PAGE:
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Apr 22, 2022
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UK retail sales weak in March as consumers stay cautious

Published
Apr 22, 2022

UK Retail sales volumes fell by 1.4% in March 2022 following a fall of 0.5% in February, the Office for National Statistics said on Friday. That said, sales volumes were 2.2% above their pre-coronavirus February 2020 levels.


Image: Public domain



The largest contribution to the fall came from non-store retailing with volumes down 7.9% after a fall of 6.9% in February. The proportion of retail sales online fell to 26%, its lowest proportion since February 2020 (22.7%). Its peak of 37.1% had come a little over a year ago in the middle of a lockdown.

Again, though, even with the drops, e-sales volumes were 20.3% above February 2020.

Non-food store sales volumes rose by 1.3% in March, although fashion didn’t contribute to the rise with DIY on many consumers’ minds instead.

Clothing stores’ sales volumes actually dropped 0.5%. And department stores were down 0.1% month-on-month. 

But the sub-sector of ‘other non-food stores' reported a monthly increase in sales volumes of 2.9% in March. This was because of strong growth in second-hand goods stores.

Overall, it seems small business struggled and Government High Streets Task Force expert and ShopAppy founder Dr Jackie Mulligan said: “For countless small independent retailers, March was merciless. The thousands of small high street businesses we work with said it was extremely challenging last month and this data reflects that. Inflation is really starting to take its toll on people's finances and that is rapidly impacting sales on the high street.”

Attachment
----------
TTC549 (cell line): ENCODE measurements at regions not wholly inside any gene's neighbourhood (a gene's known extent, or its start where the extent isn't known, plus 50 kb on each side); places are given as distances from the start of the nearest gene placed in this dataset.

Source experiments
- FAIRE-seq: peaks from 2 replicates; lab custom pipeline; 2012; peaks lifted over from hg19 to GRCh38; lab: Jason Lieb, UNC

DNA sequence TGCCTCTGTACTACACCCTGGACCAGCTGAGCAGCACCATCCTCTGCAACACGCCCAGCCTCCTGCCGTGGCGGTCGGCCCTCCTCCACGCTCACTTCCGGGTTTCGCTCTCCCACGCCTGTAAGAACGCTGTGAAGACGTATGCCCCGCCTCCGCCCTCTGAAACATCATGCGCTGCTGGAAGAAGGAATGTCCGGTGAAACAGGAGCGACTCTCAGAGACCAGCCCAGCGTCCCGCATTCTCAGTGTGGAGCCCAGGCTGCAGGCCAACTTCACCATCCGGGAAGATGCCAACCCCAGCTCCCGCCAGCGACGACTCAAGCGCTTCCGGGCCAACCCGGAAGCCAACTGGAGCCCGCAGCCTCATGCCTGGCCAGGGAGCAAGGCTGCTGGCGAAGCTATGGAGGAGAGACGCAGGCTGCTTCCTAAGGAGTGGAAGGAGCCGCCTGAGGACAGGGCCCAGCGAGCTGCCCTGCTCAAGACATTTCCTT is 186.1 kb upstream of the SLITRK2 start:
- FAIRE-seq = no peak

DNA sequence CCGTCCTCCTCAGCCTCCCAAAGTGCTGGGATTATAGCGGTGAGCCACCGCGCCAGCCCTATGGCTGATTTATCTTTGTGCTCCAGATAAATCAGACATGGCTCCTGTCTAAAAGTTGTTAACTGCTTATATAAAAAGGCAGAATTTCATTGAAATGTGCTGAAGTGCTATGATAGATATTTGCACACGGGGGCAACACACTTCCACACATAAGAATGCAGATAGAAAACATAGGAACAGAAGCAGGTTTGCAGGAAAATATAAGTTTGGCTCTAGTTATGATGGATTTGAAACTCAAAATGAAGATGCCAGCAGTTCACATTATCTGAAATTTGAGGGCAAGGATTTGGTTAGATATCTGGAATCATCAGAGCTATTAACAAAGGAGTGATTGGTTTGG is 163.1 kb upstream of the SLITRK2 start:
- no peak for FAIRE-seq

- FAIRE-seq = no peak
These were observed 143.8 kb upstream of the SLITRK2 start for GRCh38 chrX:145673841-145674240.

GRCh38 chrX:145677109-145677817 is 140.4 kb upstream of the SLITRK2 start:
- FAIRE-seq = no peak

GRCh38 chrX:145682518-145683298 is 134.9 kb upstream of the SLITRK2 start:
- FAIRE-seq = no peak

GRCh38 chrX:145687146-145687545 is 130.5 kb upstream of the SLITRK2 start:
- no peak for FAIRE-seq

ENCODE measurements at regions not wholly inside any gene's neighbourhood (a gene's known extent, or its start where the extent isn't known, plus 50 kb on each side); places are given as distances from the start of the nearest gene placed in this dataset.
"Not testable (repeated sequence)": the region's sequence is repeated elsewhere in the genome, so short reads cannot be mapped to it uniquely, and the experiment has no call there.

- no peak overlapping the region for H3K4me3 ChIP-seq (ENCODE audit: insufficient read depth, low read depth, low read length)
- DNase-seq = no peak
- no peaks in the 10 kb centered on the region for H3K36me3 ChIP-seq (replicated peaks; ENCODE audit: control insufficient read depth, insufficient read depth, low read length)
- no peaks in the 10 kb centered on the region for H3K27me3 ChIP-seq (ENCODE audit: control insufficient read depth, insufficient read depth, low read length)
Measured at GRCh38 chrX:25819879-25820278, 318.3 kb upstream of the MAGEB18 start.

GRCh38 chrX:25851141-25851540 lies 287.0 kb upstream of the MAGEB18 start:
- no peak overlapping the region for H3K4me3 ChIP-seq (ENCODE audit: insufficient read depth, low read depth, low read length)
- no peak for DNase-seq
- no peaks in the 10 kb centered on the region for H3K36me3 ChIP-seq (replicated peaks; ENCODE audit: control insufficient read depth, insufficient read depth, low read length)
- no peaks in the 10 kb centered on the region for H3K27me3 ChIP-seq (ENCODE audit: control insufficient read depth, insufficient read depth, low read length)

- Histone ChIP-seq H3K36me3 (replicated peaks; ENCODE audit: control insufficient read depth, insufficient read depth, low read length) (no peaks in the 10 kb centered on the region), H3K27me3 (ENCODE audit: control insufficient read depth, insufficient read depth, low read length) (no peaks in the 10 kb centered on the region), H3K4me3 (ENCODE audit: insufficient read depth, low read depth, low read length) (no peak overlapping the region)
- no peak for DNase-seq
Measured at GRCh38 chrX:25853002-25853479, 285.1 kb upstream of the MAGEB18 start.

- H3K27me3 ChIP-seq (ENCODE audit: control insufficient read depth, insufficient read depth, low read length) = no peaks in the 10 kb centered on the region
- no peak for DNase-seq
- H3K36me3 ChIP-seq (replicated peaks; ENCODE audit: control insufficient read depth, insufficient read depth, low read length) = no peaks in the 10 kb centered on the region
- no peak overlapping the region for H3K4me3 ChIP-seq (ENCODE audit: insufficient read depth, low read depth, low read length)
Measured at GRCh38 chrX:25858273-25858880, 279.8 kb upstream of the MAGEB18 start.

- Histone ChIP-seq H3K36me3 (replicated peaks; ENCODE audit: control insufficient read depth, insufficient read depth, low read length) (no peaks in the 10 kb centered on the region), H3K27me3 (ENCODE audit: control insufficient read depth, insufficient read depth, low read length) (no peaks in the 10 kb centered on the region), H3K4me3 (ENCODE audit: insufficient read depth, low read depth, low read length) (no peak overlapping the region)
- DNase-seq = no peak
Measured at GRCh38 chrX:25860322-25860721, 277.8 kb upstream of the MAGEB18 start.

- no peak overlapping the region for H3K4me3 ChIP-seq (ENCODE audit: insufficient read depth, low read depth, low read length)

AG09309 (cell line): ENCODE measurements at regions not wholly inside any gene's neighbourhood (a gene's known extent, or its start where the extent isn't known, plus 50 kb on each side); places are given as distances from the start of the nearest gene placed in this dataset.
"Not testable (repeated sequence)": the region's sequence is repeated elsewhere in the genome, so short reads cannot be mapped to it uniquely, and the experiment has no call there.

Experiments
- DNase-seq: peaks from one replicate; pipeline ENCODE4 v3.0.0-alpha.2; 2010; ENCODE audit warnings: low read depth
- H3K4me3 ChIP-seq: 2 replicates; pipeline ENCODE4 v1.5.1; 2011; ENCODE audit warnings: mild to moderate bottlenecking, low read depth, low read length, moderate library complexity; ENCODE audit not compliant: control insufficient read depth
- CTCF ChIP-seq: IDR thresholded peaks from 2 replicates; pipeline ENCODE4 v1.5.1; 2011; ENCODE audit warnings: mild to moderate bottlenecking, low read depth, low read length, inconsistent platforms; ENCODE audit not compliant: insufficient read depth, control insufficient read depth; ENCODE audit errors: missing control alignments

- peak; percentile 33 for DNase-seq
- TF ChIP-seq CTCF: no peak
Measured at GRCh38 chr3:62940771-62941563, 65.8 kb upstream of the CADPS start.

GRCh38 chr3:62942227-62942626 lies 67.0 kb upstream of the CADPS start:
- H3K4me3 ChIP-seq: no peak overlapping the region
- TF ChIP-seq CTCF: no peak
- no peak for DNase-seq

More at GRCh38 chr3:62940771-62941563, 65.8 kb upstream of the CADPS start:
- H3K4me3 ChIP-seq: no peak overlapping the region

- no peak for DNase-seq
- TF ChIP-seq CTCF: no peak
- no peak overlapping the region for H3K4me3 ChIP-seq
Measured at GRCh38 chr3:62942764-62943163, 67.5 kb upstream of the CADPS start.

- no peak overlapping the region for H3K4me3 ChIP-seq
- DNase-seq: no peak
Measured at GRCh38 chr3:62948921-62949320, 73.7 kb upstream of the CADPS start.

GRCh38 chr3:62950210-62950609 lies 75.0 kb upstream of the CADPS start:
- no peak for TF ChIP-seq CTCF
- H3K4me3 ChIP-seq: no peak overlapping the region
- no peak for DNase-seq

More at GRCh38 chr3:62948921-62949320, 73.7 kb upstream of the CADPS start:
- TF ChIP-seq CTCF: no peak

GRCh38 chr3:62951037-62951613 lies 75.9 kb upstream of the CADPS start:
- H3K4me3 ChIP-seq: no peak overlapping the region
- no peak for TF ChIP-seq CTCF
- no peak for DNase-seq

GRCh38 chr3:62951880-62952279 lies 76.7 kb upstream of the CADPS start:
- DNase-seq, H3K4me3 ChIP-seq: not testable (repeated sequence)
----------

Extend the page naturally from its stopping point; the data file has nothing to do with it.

And Victoria Jenkins, CEO of London-based fashion retailer Unhidden, added: “Sales are currently slow. An additional challenge for us, compared to fast fashion brands, is that we are made to order, which means producing items is much more time-intensive. We are also currently targeting a demographic that the fashion industry, sadly, has long excluded, namely the disabled community. We are still trust building with our prospective customers and that's another challenge right now.”

Dalia Hawley, skincare manufacturer at Dalia Botanqiue, also showed that beauty isn’t immune to the downturn. “I sell handmade natural skincare both online and in a local social enterprise craft shop. I have noticed a significant drop in sales, both online and in store over the past month or so. I believe people are now viewing my range as more of a treat as opposed to an item they previously didn't think twice about buying a few times a month,” she said.

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